Magazine article Art Monthly

15mm Films: The Way Out

Magazine article Art Monthly

15mm Films: The Way Out

Article excerpt

The deaf acid messiah Jim Chosen plays guerrilla monopoly with a Japanese spy, the disabled underground glamour queen Peedy Starling loses herself in excessive headbanging at a punk concert, and Suzy leaves the terrorist camp in her wheelchair ready to face the ultimate suicide mission. These are some of the bizarre scenes from 'The Way Out', a series of new films by the artists' collective 15mm Films. 'The Way Out' presents seven trailers for a movie that never existed about a revolution that never occurred: the disabled revolution. This fictional revolution is hatched by a gang of disabled, distopian hippies-cumterrorists whose absurd plots are fuelled by drugs, violence and empty ideologies. Set in the claustrophobic atmosphere of the railway arches of Beaconsfield, which commissioned the work, the films were shot with a handheld digital camera in order to evoke the domestic aesthetic of amateur filmmaking and 1970s Blaxploitation B-Movies, which is further highlighted by the cheesy soundtrack of James Bond music and loud explosions. One of the main qualities of the work is the skilful appropriation of the reduced ecology of the cinematic trailer; its effective, perfectly timed staccato of sound and image and catchy phrases that leave the audience in great anticipation of the film.

The films are marked by a high dose of humour, satire and over-the-top performances by the members of the collective. While the Japanese mole despairs over martial arts ('Confucius, it just confused me!'), terrorist Suzy sends her trembling chihuahua off on her suicide mission ('Go blow these pigs up, I want to smell that bacon!') and Starling plots the new revolution over the phone ('Some of my best friends are able-bodied. I can't ask them to just donate a limb!'). Transgressing the borders of political correctness, the collective's relentlessly honest approach to the subject of physical disability places the abled-bodied viewer in an uncomfortable position. While disabled persons historically have been disempowered through pity, fear and physical exclusion by a dominant abled-bodied society, 'The Way Out' is an act of empowerment of the subject of marginalisation. This subversion of power structures makes 'The Way Out' a deeply political work of art.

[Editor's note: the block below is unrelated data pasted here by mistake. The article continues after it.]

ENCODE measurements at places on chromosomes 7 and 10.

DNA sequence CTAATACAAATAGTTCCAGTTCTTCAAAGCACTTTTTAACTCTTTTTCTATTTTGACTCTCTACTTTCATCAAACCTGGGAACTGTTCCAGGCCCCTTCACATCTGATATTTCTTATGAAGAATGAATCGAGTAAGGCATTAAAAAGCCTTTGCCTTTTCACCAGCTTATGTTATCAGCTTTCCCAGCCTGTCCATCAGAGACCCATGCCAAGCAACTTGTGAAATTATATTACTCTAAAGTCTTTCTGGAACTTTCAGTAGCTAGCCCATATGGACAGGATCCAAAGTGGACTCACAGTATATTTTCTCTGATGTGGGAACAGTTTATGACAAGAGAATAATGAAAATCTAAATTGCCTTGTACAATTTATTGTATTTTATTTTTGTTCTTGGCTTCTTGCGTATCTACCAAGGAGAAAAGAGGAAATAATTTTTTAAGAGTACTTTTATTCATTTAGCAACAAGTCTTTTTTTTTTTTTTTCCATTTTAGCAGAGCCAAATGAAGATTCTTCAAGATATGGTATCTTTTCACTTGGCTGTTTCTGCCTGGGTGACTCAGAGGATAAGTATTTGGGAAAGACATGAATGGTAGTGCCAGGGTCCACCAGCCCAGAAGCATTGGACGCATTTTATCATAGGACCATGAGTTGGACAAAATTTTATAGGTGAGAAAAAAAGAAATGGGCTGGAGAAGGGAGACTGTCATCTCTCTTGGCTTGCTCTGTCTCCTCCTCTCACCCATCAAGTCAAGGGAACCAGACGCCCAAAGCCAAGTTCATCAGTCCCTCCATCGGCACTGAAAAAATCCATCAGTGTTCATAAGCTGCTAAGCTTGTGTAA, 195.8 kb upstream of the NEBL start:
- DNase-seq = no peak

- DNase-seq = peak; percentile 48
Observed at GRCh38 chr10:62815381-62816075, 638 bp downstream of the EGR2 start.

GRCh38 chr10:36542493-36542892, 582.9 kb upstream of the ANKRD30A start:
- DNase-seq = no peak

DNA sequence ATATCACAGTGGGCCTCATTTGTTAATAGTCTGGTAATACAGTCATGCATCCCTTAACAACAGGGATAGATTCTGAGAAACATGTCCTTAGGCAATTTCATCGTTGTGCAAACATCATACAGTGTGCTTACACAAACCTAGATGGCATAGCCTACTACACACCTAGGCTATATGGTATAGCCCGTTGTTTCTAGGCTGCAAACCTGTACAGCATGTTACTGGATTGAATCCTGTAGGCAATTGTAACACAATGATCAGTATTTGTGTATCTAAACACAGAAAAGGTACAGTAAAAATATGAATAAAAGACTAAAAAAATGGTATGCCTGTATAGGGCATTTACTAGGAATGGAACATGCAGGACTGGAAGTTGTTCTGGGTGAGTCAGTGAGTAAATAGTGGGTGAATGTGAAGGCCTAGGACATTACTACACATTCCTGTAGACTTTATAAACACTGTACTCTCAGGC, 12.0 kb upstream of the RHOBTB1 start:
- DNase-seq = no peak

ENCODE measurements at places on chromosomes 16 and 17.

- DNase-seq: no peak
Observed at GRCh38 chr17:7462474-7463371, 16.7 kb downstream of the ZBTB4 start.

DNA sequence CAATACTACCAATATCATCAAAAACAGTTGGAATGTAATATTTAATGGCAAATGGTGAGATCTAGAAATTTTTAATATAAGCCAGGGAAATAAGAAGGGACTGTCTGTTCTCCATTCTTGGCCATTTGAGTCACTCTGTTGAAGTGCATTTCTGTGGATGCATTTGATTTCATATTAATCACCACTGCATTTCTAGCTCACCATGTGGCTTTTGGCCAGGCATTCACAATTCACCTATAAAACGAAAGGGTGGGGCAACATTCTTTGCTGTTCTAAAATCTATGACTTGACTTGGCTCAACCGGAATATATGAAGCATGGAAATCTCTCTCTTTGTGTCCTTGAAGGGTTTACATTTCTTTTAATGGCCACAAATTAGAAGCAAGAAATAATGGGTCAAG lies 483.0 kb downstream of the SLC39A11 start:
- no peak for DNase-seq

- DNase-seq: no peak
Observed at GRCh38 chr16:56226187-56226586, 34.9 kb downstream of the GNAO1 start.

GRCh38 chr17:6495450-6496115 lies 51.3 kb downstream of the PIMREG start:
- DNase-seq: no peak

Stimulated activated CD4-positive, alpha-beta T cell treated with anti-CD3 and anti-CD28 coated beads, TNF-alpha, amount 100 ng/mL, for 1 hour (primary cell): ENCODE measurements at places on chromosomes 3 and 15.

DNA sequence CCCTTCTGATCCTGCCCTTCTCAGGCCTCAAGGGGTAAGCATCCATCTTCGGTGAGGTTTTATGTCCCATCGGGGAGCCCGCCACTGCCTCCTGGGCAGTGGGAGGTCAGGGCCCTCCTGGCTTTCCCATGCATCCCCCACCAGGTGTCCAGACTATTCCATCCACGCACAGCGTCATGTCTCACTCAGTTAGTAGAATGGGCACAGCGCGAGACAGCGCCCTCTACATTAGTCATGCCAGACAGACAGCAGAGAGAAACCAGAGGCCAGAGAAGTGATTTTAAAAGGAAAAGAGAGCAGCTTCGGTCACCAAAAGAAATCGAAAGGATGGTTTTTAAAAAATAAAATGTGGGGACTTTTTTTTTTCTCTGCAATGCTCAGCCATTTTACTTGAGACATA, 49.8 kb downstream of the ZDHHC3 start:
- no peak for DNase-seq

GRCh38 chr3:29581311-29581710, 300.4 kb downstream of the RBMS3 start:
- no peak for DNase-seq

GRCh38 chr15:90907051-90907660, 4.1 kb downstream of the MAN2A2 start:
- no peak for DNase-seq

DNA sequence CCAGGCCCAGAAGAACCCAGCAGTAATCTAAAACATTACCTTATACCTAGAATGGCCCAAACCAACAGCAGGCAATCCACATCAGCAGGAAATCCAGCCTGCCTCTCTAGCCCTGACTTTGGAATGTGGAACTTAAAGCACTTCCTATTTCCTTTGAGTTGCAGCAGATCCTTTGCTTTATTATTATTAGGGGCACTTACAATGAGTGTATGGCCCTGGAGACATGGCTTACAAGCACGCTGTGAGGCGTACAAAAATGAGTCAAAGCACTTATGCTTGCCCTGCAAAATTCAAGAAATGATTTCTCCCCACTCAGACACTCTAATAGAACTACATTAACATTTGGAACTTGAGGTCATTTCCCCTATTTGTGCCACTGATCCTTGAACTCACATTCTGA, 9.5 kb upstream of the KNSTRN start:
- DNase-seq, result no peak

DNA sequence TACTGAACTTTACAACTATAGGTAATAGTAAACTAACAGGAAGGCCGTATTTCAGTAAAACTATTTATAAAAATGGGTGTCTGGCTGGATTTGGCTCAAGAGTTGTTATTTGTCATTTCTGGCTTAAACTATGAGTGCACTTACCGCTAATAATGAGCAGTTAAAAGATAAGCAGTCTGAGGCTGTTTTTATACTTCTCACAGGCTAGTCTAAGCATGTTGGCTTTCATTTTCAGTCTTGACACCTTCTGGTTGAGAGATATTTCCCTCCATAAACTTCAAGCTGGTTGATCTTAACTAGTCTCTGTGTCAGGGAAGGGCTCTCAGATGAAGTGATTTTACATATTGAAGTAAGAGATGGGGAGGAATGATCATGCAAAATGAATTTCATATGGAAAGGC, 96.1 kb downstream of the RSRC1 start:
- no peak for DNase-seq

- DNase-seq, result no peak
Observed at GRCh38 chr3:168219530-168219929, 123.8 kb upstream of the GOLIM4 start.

Another complexity lies in the conceptual structure of the work. In the light of a reemerging interest in western forms of terrorism, which has also been the subject of various films, such as Steve McQueen's Hunger and Uli Edel's The Baader-Meinhof Complex, 'The Way Out' stages a fictional revolution through the medium of cinema. While Gil Scott Heron claimed in 1970 that 'the revolution will not be televised', 15mm Films directly situates the disabled revolution within the imagination of mainstream media. Fiction becomes a key tool to work through the trauma of the real and its signification as an 'otherness' based on absence. In 'The Way Out', this absence, or lack, is twofold: there is the absence of the revolution, which historically never happened, and the absence of the film that the trailers announce. Absence also defines the tongue-in-cheek name of the collective itself, which refers to the standard 16mm film format 'but with a bit missing'.

15mm Films was founded in 2003 and consists of, among others, Aaron Williamson, Laurence Harvey, Juliet Robson and Katherine Araniello. …

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